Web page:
Lessons from the “Hellfire” of Thailand

Fiona Boler is a student at University of Winsonsin- La Crosse and an ISA Featured Blogger. She is studying abroad with ISA in Bangkok, Thailand.

Thailand is a country full of undeniable beauty. With breathtaking Thai highlands, crystal clear waters and incredible temples, you are never too far from something wonderful. My first introduction to Thailand was driving through the streets of Bangkok where one is surrounded by high rises, shopping areas and bumper to bumper traffic. However, you cannot help noticing that you are also among gigantic gold encrusted temples, statues of the Buddha, and old monuments that seem to be a constant reminder of the influence our past has on the present.

View from the top of a temple in Wat Thepthidaram, Bangkok, Thailand.

After exploring the Temples of Bangkok and relaxing on the island of Koh Phangan, I was on my way to the Kanchanaburi Province of Thailand with my new family of ISA exchange students. While in Kanchanaburi, we went to the Hellfire Pass museum. The museum and monument remembers the over 180,000 South East Asians and 60,000 Allied POWs that lost their lives, along with many others who lived to tell their grueling stories of forced labor on what they called the Death Rail. It was during WWII that the Empire of Japan constructed the 258-mile long railway connecting Bangkok to Rangoon, Burma as a strategic war move.

While walking around the museum grounds you are able to see where the forced laborers had to dig into the mountain side and carve out rock in order to build the railway. Many were malnourished, sick, and eventually worked to death.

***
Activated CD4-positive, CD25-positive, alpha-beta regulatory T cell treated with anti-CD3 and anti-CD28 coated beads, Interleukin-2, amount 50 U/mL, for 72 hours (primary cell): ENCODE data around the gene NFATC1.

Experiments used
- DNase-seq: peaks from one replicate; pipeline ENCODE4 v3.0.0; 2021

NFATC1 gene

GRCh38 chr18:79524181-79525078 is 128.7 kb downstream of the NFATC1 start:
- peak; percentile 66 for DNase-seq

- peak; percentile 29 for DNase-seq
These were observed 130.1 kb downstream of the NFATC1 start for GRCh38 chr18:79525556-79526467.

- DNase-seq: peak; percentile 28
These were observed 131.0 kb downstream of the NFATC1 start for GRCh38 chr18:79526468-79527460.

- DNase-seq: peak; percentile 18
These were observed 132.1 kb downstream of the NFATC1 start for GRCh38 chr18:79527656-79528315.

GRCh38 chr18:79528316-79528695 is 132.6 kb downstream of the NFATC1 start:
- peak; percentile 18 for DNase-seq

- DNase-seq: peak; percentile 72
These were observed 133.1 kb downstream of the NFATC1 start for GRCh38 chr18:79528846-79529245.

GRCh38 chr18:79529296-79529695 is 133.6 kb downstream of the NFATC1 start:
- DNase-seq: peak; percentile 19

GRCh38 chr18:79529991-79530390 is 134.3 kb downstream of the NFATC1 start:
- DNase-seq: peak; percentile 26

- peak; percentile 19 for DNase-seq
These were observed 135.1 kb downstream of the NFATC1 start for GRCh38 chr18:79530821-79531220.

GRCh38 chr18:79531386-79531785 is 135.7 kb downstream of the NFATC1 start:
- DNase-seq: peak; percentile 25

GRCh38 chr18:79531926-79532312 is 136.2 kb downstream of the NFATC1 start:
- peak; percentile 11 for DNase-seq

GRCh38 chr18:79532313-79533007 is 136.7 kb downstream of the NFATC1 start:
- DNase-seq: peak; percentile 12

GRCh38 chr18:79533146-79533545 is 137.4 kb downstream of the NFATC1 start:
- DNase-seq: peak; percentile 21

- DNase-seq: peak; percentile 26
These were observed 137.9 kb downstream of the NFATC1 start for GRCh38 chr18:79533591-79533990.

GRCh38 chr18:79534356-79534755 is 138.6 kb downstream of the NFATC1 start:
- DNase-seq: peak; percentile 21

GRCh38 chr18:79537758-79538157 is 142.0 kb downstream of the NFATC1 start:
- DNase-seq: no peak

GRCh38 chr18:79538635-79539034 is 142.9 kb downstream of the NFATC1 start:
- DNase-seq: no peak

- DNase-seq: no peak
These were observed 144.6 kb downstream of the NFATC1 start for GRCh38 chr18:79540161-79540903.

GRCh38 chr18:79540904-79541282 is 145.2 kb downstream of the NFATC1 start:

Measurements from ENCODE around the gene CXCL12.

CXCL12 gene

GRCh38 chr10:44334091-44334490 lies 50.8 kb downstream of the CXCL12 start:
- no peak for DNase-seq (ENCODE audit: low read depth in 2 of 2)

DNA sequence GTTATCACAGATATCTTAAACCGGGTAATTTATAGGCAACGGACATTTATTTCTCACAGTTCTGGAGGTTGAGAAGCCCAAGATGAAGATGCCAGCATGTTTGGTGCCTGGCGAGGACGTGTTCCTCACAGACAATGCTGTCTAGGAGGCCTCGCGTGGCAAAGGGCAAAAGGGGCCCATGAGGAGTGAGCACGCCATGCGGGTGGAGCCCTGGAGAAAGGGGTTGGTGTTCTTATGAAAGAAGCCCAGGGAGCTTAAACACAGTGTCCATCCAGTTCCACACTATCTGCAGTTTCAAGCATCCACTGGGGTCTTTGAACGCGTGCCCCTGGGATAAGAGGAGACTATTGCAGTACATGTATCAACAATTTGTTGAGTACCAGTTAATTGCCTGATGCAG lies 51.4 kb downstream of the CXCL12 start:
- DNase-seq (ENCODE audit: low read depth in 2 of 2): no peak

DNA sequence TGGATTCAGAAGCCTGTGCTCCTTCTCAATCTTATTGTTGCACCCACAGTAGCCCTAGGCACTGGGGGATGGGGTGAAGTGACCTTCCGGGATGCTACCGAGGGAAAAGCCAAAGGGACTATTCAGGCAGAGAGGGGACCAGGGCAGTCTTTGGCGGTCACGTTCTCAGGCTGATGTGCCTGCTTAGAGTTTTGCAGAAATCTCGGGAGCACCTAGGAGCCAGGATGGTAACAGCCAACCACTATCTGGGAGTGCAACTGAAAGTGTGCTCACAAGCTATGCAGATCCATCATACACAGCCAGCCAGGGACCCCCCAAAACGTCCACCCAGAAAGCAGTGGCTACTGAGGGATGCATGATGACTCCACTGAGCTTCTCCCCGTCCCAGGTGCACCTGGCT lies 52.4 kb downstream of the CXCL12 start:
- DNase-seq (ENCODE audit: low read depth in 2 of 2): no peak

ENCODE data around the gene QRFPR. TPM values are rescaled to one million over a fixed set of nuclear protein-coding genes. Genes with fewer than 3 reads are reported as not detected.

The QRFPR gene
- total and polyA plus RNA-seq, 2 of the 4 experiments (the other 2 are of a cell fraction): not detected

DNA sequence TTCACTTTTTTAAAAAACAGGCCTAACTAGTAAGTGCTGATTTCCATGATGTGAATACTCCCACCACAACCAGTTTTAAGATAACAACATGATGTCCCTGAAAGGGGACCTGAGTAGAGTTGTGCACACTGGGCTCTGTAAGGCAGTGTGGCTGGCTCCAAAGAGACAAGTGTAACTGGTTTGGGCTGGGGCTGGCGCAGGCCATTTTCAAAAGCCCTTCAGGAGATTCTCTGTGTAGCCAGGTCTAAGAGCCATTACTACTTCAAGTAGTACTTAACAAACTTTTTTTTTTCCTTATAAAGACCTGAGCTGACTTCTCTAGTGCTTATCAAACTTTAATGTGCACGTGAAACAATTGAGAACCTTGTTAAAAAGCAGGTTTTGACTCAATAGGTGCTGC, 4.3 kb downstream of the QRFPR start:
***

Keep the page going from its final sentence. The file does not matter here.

Preserved part of the original railway through the pass, Hellfire Pass museum, Kanchanaburi, Thailand.
Top down view into the man made Hellfire Pass in the Tenasserim Hills, of Kanchanaburi Thailand. One of the most difficult and deadly sections to build on the railway.

You can’t help but feel the pain and suffering that the construction of this railway brought. Though this is a tragic part of our world’s history in which we may not want to remember, we must not overlook how interconnected our histories are, and the impact of war and conflict that effects us all…

Monument built into the Hellfire Pass remembering the Allied POWs. Hellfire Pass museum, Kanchanaburi Province, Thailand.

So what is it that we gain when we take the time to explore the history of a place, and particularly a place you may perceive as much different from your own?

We realize that in many ways, our stories are more connected than not. We may be separated by land and water but we are connected in much stronger ways, through our past and ever present experiences on this beautiful planet.

Still functioning part of the death rail over the River Kwai, Kanchanaburi Province, Thailand
Still functioning part of the death rail over the River Kwai as a passenger train goes by. Kanchanaburi Province, Thailand.

I feel extremely grateful to be in a position where I can experience a country, continent and culture that only a month ago seemed so far from my own. As I continue to travel and hear the stories of Thailand, I continue to feel as though our world and people are much more connected than you and I are led to believe. I see history as an important avenue in creating understanding. Unfortunately, many of these are histories we do not learn in school. Therefore, it is up to us to seek out the untold stories of the past, because once you can understand where people are coming from, our differences start to become less important, and our overwhelming similarities come to light.

Hellfire Pass museum.The peace vessel monument overlooking the Hellfire pass and Tenasserim Hills, of Kanchanaburi, Thailand.

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